In February the Willow Wheelers completed their annual mission trip to learn more about the work of the Spiritans and to have the chance to (re-)visit supported projects. This year the trip was to Brazil.
In Belém Mission, a facility that provides help for people who are seeking to recover from the scourge of addiction, Fr. Pat McNamara explains the challenge. Homeless addicts are offered a way out of a life that many would call ‘hell’. To do this, Mission Belém becomes the family that they haven’t otherwise got.
(Pictured left in conversation with Fr. Pat is Willow Wheelers’ Christy McDaid.)
The theme of family was also apparent in City of the Angels, a special space away from the harsh realities of life where children from some of São Paulo’s cramped and squalid favelas can have fun and enjoy nature. In Vila Prudente, we attended the regular Sunday Mass with the local community.
Fr. Pat Clarke, who sees his role as working in solidarity with the people to maintain human dignity, detailed the difficult realities of life in gang-riddled favelas where opportunities are few, life is uncertain, and evictions can happen at any time. Local children, who have an opportunity to engage in a range of art projects, did a striking dance based on conservation and the beauty of the rain-forests.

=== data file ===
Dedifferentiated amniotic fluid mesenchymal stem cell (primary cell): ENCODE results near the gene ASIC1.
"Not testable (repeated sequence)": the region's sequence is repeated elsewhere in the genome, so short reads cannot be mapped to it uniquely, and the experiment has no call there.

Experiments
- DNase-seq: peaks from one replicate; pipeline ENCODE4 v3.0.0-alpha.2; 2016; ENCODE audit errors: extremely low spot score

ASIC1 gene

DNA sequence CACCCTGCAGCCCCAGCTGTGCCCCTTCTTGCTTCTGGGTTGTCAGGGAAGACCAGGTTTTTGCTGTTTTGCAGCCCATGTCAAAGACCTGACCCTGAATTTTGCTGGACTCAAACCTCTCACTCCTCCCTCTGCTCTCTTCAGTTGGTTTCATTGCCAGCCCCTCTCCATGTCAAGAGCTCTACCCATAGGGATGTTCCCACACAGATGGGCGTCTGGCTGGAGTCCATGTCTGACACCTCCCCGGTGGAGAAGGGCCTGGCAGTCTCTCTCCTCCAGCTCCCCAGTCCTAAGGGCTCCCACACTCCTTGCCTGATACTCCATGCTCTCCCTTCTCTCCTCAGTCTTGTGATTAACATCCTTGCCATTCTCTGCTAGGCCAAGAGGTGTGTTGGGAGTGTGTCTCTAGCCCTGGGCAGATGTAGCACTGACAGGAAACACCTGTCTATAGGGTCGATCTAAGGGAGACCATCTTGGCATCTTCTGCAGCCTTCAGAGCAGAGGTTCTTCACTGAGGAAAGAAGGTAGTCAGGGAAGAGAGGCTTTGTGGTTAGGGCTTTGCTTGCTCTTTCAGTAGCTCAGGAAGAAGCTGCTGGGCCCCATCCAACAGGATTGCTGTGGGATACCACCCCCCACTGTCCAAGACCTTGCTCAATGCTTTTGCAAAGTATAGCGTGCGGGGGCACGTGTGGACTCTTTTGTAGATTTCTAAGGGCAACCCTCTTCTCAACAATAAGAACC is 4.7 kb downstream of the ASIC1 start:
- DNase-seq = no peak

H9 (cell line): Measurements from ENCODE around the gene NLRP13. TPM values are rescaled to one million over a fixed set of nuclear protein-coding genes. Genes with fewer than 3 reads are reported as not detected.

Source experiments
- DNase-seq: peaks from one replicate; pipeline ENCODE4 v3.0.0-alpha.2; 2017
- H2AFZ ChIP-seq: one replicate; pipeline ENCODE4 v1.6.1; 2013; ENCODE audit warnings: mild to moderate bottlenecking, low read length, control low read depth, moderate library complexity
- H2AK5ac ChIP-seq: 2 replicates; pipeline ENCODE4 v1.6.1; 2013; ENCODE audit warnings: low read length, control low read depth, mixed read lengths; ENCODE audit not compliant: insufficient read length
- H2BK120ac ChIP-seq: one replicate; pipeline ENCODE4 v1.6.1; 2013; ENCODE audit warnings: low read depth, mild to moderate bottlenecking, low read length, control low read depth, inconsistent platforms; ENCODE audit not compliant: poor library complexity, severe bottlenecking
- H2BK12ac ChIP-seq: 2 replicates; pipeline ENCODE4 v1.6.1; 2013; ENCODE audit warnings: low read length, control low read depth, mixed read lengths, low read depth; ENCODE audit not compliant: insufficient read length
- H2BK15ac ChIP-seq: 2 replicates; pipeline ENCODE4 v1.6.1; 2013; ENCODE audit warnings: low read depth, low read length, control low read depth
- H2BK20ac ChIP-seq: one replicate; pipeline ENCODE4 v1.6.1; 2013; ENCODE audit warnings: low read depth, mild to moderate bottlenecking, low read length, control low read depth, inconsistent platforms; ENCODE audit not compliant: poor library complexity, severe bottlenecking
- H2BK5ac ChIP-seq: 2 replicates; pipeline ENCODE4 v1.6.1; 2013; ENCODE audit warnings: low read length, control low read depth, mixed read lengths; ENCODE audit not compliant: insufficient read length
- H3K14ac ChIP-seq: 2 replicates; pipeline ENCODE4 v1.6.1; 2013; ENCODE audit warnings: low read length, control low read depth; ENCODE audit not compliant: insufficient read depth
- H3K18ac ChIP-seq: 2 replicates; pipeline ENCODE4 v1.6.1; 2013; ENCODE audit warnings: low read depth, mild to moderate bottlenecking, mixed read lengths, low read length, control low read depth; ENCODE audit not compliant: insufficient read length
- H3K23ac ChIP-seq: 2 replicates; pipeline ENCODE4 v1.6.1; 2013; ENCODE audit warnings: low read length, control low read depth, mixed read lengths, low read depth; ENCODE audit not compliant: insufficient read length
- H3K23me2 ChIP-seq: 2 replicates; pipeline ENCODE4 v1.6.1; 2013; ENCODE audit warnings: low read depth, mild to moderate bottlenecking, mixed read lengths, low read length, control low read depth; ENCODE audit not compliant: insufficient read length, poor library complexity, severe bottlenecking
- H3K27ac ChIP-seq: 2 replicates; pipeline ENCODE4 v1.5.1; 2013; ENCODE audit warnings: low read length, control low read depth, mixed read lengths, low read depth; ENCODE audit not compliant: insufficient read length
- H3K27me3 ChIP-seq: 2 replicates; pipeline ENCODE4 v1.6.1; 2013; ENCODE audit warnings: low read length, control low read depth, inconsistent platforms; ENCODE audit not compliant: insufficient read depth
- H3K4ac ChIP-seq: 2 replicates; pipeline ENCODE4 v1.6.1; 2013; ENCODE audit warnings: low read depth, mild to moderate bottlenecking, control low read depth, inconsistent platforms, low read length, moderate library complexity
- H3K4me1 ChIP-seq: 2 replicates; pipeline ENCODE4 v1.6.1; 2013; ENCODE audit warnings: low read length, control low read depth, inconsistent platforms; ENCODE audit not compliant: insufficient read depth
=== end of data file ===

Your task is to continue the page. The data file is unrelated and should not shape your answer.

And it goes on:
We visited a recycling cooperative, initiated in 2007 by Fr. Assis Tavares who also works in the favelas and advises his co-workers on rights. In the recycling centre, many of the workers formerly were addicts or prisoners, who would have little or no opportunity to find alternative work elsewhere.
Brazil was a great experience. We particularly thank Fr Brendan Foley for his very thorough itinerary. His Mass at the chapel below the statue of Christ the Redeemer was very special. The students in our group took a sincere interest in all that they saw, and had their eyes opened to abuse of human rights. We also saw some of the dangers faced daily by confrères and understand the sacrifices they make.
Having previously seen Spiritan works in various African countries, it seems to me that the focus of the Brazilian mission model is human dignity and human rights. In solidarity with marginalized people and seeking to light the first flame of hope in their lives, the Church is at the core of communities, and with small parishes dotted across the favelas, Spiritans are at the heart of their lives.+